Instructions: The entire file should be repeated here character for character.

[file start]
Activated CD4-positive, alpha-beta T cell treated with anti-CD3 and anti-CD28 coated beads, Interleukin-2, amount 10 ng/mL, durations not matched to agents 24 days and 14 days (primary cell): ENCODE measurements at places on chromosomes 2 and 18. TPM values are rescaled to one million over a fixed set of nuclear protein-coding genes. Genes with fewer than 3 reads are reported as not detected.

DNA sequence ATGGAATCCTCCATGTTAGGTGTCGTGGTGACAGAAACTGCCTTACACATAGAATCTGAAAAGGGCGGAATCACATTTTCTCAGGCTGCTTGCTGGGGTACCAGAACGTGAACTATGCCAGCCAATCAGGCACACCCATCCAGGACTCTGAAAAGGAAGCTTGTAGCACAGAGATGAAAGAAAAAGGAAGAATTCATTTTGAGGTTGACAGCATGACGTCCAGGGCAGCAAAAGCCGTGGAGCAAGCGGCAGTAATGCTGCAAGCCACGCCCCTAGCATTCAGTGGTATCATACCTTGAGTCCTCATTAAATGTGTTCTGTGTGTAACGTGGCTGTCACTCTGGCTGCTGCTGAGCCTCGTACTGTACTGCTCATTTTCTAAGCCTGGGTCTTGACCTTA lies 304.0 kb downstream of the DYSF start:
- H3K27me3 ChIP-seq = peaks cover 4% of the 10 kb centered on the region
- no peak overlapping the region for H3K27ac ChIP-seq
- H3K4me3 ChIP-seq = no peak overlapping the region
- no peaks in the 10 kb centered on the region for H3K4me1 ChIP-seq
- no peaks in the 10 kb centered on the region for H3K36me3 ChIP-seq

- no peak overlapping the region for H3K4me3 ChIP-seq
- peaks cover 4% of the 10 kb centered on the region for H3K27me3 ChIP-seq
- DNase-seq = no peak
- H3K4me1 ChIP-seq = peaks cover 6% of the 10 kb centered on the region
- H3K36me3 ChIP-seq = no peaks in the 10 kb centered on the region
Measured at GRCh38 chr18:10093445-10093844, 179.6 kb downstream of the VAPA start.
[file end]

Activated CD4-positive, alpha-beta T cell treated with anti-CD3 and anti-CD28 coated beads, Interleukin-2, amount 10 ng/mL, durations not matched to agents 24 days and 14 days (primary cell): ENCODE measurements at places on chromosomes 2 and 18. TPM values are rescaled to one million over a fixed set of nuclear protein-coding genes. Genes with fewer than 3 reads are reported as not detected.

DNA sequence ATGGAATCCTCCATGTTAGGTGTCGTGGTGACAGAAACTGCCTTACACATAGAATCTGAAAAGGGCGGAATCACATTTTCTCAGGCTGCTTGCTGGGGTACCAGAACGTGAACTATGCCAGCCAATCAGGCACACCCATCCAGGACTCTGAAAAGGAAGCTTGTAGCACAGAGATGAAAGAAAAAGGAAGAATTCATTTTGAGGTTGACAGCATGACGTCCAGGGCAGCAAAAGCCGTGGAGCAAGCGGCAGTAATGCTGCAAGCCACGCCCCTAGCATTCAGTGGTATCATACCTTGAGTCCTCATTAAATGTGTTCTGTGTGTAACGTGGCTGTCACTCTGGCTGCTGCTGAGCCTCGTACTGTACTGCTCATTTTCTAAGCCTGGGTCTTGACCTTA lies 304.0 kb downstream of the DYSF start:
- H3K27me3 ChIP-seq = peaks cover 4% of the 10 kb centered on the region
- no peak overlapping the region for H3K27ac ChIP-seq
- H3K4me3 ChIP-seq = no peak overlapping the region
- no peaks in the 10 kb centered on the region for H3K4me1 ChIP-seq
- no peaks in the 10 kb centered on the region for H3K36me3 ChIP-seq

- no peak overlapping the region for H3K4me3 ChIP-seq
- peaks cover 4% of the 10 kb centered on the region for H3K27me3 ChIP-seq
- DNase-seq = no peak
- H3K4me1 ChIP-seq = peaks cover 6% of the 10 kb centered on the region
- H3K36me3 ChIP-seq = no peaks in the 10 kb centered on the region
Measured at GRCh38 chr18:10093445-10093844, 179.6 kb downstream of the VAPA start.